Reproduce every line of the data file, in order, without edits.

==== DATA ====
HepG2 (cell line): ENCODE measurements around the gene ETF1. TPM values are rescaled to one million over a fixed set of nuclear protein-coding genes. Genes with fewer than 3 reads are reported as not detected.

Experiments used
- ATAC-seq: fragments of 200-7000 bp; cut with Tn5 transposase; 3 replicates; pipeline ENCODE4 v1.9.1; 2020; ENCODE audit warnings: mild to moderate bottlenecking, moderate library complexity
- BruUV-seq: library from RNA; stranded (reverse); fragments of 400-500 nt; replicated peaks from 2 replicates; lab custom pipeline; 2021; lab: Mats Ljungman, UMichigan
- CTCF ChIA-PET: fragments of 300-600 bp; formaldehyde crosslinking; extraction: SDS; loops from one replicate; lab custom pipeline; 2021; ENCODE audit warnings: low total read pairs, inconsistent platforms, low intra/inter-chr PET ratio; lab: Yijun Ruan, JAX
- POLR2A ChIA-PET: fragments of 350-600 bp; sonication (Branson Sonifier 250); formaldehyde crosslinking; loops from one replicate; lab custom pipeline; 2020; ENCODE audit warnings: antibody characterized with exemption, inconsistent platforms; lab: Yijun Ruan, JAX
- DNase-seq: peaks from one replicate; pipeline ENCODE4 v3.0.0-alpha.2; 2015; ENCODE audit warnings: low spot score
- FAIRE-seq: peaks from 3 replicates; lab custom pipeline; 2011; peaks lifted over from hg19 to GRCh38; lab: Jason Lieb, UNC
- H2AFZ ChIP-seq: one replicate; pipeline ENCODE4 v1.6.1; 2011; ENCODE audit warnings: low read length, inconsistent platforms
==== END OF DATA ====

HepG2 (cell line): ENCODE measurements around the gene ETF1. TPM values are rescaled to one million over a fixed set of nuclear protein-coding genes. Genes with fewer than 3 reads are reported as not detected.

Experiments used
- ATAC-seq: fragments of 200-7000 bp; cut with Tn5 transposase; 3 replicates; pipeline ENCODE4 v1.9.1; 2020; ENCODE audit warnings: mild to moderate bottlenecking, moderate library complexity
- BruUV-seq: library from RNA; stranded (reverse); fragments of 400-500 nt; replicated peaks from 2 replicates; lab custom pipeline; 2021; lab: Mats Ljungman, UMichigan
- CTCF ChIA-PET: fragments of 300-600 bp; formaldehyde crosslinking; extraction: SDS; loops from one replicate; lab custom pipeline; 2021; ENCODE audit warnings: low total read pairs, inconsistent platforms, low intra/inter-chr PET ratio; lab: Yijun Ruan, JAX
- POLR2A ChIA-PET: fragments of 350-600 bp; sonication (Branson Sonifier 250); formaldehyde crosslinking; loops from one replicate; lab custom pipeline; 2020; ENCODE audit warnings: antibody characterized with exemption, inconsistent platforms; lab: Yijun Ruan, JAX
- DNase-seq: peaks from one replicate; pipeline ENCODE4 v3.0.0-alpha.2; 2015; ENCODE audit warnings: low spot score
- FAIRE-seq: peaks from 3 replicates; lab custom pipeline; 2011; peaks lifted over from hg19 to GRCh38; lab: Jason Lieb, UNC
- H2AFZ ChIP-seq: one replicate; pipeline ENCODE4 v1.6.1; 2011; ENCODE audit warnings: low read length, inconsistent platforms